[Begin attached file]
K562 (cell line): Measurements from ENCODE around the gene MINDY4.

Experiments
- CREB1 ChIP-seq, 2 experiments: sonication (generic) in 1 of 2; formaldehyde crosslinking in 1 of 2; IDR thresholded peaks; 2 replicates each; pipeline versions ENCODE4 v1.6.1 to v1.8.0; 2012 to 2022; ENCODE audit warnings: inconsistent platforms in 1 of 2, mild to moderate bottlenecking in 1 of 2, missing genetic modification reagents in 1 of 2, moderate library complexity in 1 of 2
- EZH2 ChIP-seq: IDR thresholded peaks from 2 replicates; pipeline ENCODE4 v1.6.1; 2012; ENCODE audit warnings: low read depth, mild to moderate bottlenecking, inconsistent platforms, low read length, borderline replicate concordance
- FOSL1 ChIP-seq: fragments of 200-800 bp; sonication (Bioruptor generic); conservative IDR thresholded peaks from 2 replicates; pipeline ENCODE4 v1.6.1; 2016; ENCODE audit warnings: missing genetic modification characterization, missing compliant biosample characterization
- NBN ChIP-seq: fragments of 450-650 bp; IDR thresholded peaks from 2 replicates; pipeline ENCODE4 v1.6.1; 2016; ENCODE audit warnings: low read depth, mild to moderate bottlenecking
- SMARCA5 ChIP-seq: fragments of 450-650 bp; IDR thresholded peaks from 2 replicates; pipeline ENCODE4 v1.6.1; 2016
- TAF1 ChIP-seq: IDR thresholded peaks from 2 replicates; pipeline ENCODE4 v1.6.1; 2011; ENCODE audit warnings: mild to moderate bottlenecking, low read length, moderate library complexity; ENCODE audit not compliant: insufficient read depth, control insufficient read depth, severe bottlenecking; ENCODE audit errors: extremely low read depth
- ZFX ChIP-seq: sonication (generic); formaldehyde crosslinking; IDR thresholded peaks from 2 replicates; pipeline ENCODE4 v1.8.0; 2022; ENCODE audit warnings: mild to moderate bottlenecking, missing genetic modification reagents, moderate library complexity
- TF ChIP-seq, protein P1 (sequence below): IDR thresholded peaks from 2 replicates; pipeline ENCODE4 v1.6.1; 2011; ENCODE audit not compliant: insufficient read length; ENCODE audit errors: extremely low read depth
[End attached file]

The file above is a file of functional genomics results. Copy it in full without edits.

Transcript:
K562 (cell line): Measurements from ENCODE around the gene MINDY4.

Experiments
- CREB1 ChIP-seq, 2 experiments: sonication (generic) in 1 of 2; formaldehyde crosslinking in 1 of 2; IDR thresholded peaks; 2 replicates each; pipeline versions ENCODE4 v1.6.1 to v1.8.0; 2012 to 2022; ENCODE audit warnings: inconsistent platforms in 1 of 2, mild to moderate bottlenecking in 1 of 2, missing genetic modification reagents in 1 of 2, moderate library complexity in 1 of 2
- EZH2 ChIP-seq: IDR thresholded peaks from 2 replicates; pipeline ENCODE4 v1.6.1; 2012; ENCODE audit warnings: low read depth, mild to moderate bottlenecking, inconsistent platforms, low read length, borderline replicate concordance
- FOSL1 ChIP-seq: fragments of 200-800 bp; sonication (Bioruptor generic); conservative IDR thresholded peaks from 2 replicates; pipeline ENCODE4 v1.6.1; 2016; ENCODE audit warnings: missing genetic modification characterization, missing compliant biosample characterization
- NBN ChIP-seq: fragments of 450-650 bp; IDR thresholded peaks from 2 replicates; pipeline ENCODE4 v1.6.1; 2016; ENCODE audit warnings: low read depth, mild to moderate bottlenecking
- SMARCA5 ChIP-seq: fragments of 450-650 bp; IDR thresholded peaks from 2 replicates; pipeline ENCODE4 v1.6.1; 2016
- TAF1 ChIP-seq: IDR thresholded peaks from 2 replicates; pipeline ENCODE4 v1.6.1; 2011; ENCODE audit warnings: mild to moderate bottlenecking, low read length, moderate library complexity; ENCODE audit not compliant: insufficient read depth, control insufficient read depth, severe bottlenecking; ENCODE audit errors: extremely low read depth
- ZFX ChIP-seq: sonication (generic); formaldehyde crosslinking; IDR thresholded peaks from 2 replicates; pipeline ENCODE4 v1.8.0; 2022; ENCODE audit warnings: mild to moderate bottlenecking, missing genetic modification reagents, moderate library complexity
- TF ChIP-seq, protein P1 (sequence below): IDR thresholded peaks from 2 replicates; pipeline ENCODE4 v1.6.1; 2011; ENCODE audit not compliant: insufficient read length; ENCODE audit errors: extremely low read depth